No doubt about it, our brains are pretty magnificent. Talk about multitasking! We all do it – watch television, read a magazine, realize how great the evening meal smells in the kitchen, listen to the person in the room with us, and be excited about plans for the weekend – all at the same time. We can do this because of our brain’s ability to make all kinds of connections. Our Brains and How They Work is our topic for discussion this week.
Our Brains and How They Work
Our brains have developed over thousands of years. For additional facts on the brain, you can read this informative article located here The Brain.
The basic construction of the brain is divided into three parts:
- Primitive brain – this brain region is about the size of an apricot. It controls our essential functions like blood circulation, reading, and indigestion. It also contains our “fight or flight” response to danger and decides whether we will stay and fight or run away. It’s also believed that when we are in stressful situations, the other parts of our brain shut down. It leaves everything up to the primitive brain, which is why we might find it more challenging to think clearly when stressed.
- Cerebellum – this part of the brain is called the mammalian brain. It surrounds the primitive brain and processes our emotions and long-term memories. It also processes information learned through our senses.
- The cerebral cortex – covers the primitive brain and the cerebellum and makes up about 80% of our brain area. It determines language, thought, reasoning, complex movement patterns, and other things like appreciation of poetry and music.
In addition to these three parts of the brain, we all have millions of brain cells called neurons. Each neuron has its unique function. Neurons use electrical impulses and chemical reactions to and from the central nervous system and within the brain.
Neurons store information and work together in groups to generate actions and reactions and control specific thoughts. Each neuron has the potential for one million billion connections with other neurons. So, even though we only use 5% of our brain capacity, you can see that there is still an enormous amount of activity in our brains.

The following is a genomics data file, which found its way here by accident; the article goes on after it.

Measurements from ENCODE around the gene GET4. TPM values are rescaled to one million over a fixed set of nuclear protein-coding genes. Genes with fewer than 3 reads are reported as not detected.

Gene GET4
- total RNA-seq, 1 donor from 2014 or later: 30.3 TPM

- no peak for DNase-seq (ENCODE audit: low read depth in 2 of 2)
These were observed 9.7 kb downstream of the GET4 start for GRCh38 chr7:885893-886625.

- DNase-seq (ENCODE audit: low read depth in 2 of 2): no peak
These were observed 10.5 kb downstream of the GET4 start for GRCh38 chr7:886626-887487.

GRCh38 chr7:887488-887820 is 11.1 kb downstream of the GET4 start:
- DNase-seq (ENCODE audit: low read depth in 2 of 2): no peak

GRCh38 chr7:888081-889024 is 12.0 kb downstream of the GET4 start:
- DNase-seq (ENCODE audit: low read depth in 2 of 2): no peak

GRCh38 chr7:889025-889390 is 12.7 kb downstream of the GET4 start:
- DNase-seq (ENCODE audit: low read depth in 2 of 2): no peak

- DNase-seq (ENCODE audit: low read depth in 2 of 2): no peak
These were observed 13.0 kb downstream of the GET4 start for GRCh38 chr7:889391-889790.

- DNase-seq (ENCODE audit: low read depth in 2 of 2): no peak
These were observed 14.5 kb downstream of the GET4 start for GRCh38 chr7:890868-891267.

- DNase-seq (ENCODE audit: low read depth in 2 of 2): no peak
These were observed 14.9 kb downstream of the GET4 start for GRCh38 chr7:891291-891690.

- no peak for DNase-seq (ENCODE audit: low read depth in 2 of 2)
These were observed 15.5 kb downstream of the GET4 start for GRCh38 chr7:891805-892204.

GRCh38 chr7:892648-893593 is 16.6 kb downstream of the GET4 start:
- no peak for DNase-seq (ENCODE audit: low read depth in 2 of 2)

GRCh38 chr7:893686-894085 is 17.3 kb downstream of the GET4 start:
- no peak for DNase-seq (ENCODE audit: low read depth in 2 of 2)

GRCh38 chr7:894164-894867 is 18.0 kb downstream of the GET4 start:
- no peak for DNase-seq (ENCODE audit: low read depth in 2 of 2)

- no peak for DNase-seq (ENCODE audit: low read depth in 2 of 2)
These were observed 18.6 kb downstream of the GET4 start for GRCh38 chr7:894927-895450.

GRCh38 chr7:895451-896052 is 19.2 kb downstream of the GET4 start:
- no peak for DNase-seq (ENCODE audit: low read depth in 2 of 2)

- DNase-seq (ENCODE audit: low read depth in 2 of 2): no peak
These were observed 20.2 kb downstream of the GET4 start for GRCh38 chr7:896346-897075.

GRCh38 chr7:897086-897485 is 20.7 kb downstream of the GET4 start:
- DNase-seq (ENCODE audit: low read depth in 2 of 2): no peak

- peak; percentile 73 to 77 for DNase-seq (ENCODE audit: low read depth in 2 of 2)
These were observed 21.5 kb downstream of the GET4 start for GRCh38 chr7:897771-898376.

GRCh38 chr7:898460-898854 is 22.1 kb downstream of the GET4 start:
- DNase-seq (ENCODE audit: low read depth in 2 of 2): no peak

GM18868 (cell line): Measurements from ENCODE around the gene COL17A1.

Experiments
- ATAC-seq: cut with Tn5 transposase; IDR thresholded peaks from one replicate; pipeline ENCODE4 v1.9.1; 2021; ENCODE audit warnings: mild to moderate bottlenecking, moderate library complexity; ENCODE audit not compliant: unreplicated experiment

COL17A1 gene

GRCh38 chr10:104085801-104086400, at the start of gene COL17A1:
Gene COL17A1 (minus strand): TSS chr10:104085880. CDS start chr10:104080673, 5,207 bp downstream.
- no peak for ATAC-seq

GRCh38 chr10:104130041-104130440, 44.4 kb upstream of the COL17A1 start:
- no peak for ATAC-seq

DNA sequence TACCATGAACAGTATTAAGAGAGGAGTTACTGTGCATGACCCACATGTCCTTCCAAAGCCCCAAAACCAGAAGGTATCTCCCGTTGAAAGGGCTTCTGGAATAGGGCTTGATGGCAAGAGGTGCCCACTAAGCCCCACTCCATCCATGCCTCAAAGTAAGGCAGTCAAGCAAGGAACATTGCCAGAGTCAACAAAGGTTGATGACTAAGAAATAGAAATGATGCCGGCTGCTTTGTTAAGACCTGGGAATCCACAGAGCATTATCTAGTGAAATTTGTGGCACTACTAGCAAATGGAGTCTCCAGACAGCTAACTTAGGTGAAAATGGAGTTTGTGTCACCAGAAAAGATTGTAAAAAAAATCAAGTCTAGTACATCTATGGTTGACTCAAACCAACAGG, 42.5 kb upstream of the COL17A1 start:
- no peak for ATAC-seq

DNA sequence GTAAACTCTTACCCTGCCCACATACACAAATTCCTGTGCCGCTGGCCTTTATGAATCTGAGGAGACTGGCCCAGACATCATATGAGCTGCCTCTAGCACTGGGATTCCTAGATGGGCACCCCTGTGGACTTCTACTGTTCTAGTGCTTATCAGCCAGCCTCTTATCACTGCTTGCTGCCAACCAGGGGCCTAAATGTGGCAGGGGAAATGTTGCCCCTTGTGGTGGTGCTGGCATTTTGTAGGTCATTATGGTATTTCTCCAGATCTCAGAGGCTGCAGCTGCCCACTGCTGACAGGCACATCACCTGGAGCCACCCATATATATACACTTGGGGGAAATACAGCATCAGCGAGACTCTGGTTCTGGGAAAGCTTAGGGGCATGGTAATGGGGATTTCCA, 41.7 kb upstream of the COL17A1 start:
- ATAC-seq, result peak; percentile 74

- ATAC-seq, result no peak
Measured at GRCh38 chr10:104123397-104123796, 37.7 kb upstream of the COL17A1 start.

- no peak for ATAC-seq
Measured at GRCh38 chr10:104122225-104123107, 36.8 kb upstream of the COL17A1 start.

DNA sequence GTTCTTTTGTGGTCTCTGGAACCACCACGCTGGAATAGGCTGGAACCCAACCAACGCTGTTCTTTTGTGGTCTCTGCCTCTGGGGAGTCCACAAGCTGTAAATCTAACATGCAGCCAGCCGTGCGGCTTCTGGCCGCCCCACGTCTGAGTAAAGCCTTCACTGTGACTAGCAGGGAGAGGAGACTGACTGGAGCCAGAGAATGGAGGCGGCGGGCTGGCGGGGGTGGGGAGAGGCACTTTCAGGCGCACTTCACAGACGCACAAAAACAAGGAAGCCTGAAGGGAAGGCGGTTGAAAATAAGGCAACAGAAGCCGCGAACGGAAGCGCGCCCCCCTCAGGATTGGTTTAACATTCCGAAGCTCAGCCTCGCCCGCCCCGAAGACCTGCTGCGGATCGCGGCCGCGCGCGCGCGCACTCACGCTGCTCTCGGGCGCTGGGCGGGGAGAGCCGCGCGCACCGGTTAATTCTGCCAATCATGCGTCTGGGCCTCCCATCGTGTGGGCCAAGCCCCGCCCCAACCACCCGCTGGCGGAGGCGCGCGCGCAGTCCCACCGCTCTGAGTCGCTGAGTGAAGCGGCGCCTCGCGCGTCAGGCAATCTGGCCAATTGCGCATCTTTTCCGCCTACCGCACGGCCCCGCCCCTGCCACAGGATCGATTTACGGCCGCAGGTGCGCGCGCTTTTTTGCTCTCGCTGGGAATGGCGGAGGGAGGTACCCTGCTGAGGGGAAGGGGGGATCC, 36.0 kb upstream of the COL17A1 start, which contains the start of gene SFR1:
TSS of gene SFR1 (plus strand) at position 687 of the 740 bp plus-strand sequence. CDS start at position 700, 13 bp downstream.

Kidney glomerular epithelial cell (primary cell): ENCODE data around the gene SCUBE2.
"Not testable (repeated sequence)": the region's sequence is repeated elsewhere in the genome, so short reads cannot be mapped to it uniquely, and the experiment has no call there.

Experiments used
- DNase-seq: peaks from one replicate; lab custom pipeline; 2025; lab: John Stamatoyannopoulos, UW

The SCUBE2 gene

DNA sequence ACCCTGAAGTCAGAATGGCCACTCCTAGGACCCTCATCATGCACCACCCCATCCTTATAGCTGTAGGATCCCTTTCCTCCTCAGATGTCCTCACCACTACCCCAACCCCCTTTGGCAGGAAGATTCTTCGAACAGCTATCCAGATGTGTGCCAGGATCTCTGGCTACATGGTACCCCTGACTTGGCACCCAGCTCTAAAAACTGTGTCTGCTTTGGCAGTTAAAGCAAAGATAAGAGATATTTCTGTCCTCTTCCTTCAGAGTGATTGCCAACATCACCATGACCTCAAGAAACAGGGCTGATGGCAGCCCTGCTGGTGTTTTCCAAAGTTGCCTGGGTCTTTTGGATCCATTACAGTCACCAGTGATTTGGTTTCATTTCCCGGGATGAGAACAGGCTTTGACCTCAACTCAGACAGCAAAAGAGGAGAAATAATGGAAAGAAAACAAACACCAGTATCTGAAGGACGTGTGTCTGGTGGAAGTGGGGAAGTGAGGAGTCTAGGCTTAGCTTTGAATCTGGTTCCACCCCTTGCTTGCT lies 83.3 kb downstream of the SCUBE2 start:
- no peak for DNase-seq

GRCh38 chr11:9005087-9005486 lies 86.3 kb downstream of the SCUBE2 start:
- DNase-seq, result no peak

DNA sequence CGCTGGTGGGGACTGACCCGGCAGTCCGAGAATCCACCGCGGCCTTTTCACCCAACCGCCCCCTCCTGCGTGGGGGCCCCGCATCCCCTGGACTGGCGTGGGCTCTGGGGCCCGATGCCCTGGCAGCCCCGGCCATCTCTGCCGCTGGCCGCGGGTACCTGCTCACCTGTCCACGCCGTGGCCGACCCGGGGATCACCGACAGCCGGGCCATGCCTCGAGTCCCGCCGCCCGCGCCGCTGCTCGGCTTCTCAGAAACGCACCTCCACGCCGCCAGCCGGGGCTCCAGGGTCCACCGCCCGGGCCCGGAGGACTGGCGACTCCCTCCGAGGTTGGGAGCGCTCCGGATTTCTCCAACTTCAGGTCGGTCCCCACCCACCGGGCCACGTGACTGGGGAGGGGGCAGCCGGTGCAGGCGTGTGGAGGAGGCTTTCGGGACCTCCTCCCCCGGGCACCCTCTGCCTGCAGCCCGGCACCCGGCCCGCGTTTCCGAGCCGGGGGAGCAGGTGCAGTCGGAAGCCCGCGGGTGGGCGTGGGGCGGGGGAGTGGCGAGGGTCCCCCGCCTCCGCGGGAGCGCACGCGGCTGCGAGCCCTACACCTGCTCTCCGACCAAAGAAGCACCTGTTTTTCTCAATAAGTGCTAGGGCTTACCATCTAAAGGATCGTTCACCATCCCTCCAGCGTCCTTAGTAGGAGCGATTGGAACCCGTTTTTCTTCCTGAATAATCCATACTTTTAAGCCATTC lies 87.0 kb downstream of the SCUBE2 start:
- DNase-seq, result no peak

Left and Right Brain Hemispheres
You may have heard the terms left brain and right brain. It wasn’t until the 1960s that a scientist named Roger Sperry discovered that different activities are associated with different sides of the brain; thus, the term left brain, and right brain thinking was coined.
The left side of our brain is the logical side, the mathematical side. It deals with details and organization and controls our speech and our language. The right side of our brain operates in a less organized way. It handles creativity, interpretation, emotions, imagination, intuition, and spatial awareness.
At one time, scientists thought these two halves of the brain operated independently. Still, more recent thinking believes there is flexibility so that different brain parts can learn new functions.
The Senses and Our Awareness
We all have five senses. Recent evidence shows that the more you can use your senses, the better your memory and thinking ability. The five senses are sight, hearing, smell, touch, and taste. Our brain interprets the information from the senses to help us act, react, and stay out of danger.
It’s interesting that, although we all have the same five senses, we often don’t agree on what our minds are telling us because of our perceptions. For instance, how often have you been in a room where it’s too hot for you but too cold for someone else? Or vice versa?
How often have you and someone standing next to you disagreed about what you saw while looking at the same thing? How often have you liked the taste of new food, but your partner has the opposite reaction? This is all due to our perceptions of sensual information. Our brains and how they work are very interesting, don’t you think?
The Control Process
The brain controls every area of our body. It starts as an electrical burst of activity in the cerebral cortex and moves to the motor cortex, which sends nerve signals to specific body parts. The signals then move down the spinal cord, along the motor nerves, to the muscles. The calls go to every aspect of our body and control every action. More complex activities that need body parts with more refined control, such as fingers or lips, have more extensive motor cortex areas. And our awareness of this information is essential.
So, what does this have to do with business? It’s important to note that I don’t think you will have a business or anything if you don’t have a brain. Your brain is your Central Intelligence System. It’s critical to your business to be able to use your brainpower for the good of your business’s success. So, it would help if you did everything in your power to ensure that your brain is functioning at a top-notch level to provide you with the lifestyle you want. Otherwise, why be in business?
I’m just a phone call away if you are looking for help, need assistance, or need a business mentor. Book a complimentary call with me, and let’s chat.